He came to the environmental agency in March 2003 after a 20-year government career, much of it working as a journalist at different state-controlled newspapers. The environmental agency had -- indeed, it still has -- a reputation as well-intentioned but often powerless. Its mandates and regulations are often steamrolled by ministries involved in economic development or simply ignored by local officials.

Mr. Pan has called for more power for regulators. He said the current system was devised so that local environmental officials often reported only to local authorities -- not to the central agency. He said those officials often disregarded concerns about pollution to push for economic growth, at any cost.

''The serious problem we're facing is not lack of people,'' Mr. Pan said. ''More important is, we need the laws and power to enforce environmental protection. This requires systemic reform.''

He has pushed for aggressive exploration of new energy sources, noting that China's growing dependence on coal is environmentally unsustainable. He wants tax penalties on heavier polluting industries and tax rewards for industries that conserve. And in October, environmental officials will begin preparations for trying out the so-called ''green'' gross domestic product, a new formulation that would reflect environmental costs in calculating economic growth. A pilot program in certain cities and provinces will begin next year.

Whether it will all result in nothing more than a lot of words, or the beginning of real action, remains to be seen.

BORN in Jiangsu Province, Mr. Pan is the son of an engineer general in the People's Liberation Army. He considers himself both a member of China's intellectual class and a government official, and his early work in the media fit neatly with his appetite for issues and debate.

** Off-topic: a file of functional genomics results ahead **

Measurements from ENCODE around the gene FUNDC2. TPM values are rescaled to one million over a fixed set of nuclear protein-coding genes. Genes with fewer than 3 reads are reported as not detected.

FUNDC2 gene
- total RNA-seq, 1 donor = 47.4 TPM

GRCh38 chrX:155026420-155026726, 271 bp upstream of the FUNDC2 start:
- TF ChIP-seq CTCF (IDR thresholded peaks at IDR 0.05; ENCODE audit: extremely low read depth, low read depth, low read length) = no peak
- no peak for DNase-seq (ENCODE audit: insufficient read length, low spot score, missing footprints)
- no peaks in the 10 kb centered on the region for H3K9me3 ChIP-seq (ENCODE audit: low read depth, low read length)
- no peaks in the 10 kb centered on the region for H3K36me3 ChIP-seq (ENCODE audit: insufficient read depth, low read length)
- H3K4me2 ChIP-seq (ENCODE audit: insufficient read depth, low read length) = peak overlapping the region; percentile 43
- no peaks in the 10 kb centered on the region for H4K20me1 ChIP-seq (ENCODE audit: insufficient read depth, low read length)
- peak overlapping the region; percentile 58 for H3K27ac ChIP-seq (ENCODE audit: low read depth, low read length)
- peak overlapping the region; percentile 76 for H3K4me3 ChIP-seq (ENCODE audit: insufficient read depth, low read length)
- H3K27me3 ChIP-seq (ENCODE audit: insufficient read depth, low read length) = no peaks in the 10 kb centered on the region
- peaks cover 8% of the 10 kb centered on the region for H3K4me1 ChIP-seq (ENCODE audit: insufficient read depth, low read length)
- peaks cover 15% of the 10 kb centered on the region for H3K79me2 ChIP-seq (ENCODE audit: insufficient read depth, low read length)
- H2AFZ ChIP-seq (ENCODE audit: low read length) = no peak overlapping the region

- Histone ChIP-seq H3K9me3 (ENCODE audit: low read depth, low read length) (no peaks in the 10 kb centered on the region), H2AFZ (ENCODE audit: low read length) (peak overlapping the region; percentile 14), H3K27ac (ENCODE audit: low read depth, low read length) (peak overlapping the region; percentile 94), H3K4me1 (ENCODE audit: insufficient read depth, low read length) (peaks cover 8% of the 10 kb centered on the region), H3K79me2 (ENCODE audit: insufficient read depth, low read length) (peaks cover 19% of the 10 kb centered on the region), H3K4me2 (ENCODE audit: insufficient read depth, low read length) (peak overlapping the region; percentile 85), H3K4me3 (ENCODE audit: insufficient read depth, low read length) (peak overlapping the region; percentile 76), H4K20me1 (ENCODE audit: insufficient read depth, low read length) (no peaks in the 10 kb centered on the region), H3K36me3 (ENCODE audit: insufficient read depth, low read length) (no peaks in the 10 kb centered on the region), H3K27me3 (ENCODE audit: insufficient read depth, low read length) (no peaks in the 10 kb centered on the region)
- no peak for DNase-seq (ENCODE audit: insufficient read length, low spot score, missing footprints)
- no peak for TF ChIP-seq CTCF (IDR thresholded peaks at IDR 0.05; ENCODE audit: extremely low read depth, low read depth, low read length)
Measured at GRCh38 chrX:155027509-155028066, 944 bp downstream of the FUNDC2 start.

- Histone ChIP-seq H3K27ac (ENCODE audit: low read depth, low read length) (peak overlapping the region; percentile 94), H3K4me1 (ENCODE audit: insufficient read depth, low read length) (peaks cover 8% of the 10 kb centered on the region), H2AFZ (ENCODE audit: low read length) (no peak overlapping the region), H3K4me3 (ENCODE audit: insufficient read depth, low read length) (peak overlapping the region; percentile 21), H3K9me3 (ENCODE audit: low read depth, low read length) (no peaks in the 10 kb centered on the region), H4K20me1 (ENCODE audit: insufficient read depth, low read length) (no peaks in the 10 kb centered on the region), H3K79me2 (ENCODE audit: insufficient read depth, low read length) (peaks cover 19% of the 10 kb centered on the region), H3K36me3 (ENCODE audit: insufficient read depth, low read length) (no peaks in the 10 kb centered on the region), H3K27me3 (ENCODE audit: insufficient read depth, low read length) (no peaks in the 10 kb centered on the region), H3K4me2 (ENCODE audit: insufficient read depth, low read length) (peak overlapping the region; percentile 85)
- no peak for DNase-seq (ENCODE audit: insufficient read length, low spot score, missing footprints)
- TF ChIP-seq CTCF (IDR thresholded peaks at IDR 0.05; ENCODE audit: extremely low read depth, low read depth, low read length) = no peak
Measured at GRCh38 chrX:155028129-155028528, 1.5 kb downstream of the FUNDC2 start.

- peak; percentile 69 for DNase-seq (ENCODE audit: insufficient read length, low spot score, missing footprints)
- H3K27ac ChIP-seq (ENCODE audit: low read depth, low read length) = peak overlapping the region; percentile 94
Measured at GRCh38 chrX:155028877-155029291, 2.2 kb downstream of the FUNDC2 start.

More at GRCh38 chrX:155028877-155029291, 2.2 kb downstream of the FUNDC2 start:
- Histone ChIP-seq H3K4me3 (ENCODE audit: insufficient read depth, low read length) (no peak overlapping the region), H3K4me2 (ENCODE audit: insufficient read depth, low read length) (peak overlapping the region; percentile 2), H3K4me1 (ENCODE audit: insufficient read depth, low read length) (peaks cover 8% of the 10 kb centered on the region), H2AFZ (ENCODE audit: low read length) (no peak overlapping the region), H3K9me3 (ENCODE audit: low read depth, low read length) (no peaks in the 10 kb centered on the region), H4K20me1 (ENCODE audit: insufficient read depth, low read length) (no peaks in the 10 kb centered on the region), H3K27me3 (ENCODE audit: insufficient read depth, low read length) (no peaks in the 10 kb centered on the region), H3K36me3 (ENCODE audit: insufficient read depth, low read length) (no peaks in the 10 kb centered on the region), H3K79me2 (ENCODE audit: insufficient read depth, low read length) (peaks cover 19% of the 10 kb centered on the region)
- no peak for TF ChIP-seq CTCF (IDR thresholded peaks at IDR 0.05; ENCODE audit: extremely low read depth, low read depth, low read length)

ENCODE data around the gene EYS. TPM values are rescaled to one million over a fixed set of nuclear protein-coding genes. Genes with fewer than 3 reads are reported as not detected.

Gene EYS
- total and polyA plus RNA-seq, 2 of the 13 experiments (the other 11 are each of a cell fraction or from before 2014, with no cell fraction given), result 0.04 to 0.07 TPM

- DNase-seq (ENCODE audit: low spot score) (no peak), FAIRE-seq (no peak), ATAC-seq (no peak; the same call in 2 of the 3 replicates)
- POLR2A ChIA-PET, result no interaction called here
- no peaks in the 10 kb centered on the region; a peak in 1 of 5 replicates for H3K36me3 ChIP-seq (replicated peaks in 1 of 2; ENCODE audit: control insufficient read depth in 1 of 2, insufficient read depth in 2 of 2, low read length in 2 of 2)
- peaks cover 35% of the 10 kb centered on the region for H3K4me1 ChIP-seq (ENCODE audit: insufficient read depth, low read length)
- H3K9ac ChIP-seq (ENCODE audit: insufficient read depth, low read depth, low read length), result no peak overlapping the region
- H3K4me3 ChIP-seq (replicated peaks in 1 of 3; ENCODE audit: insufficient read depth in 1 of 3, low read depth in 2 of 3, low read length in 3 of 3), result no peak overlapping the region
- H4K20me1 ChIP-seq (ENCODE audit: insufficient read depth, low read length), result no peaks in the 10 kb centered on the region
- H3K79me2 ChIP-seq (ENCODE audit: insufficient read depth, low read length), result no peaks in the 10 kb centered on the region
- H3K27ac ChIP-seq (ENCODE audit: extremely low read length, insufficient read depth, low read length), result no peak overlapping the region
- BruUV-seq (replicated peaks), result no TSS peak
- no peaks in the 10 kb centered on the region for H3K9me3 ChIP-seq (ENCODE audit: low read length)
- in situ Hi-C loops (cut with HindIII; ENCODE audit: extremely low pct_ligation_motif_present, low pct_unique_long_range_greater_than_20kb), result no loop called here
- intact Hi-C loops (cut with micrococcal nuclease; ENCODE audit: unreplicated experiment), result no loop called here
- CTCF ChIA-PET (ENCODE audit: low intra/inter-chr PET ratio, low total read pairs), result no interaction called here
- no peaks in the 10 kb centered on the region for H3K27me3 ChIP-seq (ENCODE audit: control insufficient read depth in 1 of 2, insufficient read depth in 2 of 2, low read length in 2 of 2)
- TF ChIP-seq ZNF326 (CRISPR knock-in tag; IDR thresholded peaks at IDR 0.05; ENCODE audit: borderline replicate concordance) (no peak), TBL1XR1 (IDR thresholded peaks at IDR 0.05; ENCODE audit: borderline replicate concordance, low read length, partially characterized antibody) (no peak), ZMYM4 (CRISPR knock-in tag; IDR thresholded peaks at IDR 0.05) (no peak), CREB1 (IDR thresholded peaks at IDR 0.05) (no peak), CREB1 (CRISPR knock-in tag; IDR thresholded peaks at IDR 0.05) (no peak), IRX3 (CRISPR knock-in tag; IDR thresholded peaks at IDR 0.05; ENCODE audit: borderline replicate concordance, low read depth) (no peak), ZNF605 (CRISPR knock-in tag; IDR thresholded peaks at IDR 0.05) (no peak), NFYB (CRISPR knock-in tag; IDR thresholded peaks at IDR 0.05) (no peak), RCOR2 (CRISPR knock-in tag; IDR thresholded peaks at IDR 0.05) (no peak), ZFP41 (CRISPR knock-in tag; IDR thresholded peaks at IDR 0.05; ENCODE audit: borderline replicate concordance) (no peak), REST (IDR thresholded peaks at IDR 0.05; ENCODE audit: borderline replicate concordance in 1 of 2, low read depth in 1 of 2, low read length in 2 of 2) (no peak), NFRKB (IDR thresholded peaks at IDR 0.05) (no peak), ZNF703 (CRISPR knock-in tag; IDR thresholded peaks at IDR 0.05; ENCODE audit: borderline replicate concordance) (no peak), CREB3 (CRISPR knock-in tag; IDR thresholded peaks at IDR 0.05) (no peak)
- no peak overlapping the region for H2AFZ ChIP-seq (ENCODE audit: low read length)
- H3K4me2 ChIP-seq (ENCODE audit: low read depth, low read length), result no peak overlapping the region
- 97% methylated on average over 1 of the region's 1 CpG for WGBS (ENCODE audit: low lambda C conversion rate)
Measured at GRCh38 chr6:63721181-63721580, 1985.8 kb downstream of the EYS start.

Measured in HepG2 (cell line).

Early on, he gained a reputation in intellectual circles for his writings on democracy and political representation. In his 2001 essay, ''Reflections on the Transformation From a Revolutionary Party to a Ruling Party,'' Mr. Pan tackled the core issue of the Communist Party's future legitimacy. He wrote that the Chinese Communist Party had made genuine progress in evolving to a ruling party but that China was ''unlikely to introduce a multiparty system in the short term.''

Yet he cautioned that the party could face social upheaval if it did not loosen social controls and promote ''legalization and democratization'' of state affairs. Even if people were ''temporarily preoccupied'' with the rising incomes brought by economic reforms, he wrote, they would eventually grow restless and demand greater political reform and openness.

One solution, he argued, is for the party to promote checks and balances in political life with institutional changes like intraparty elections -- the sort of proposal now thought to be under consideration by top leaders.

''We must take a positive attitude toward promoting the legalization of the state and the democratization of political life,'' he wrote.

He also published an influential criticism of the party's traditional Marxist approach to religion and called for a more accommodating attitude that would absorb believers into national life.

In his latest post, Mr. Pan seems to understand the shock value of saying in public what many Chinese environmentalists, and even some officials, are saying in private. He has pushed for greater grass-roots activism and helped the environmental agency organize student groups at 174 universities. He said more than 100,000 college students across China have gotten involved in tree-planting campaigns or in cleanup efforts at the Great Wall.

He said such public activism, as well as new government policies, were essential for China's future. ''There's not a third road on this issue that is available to China,'' he says.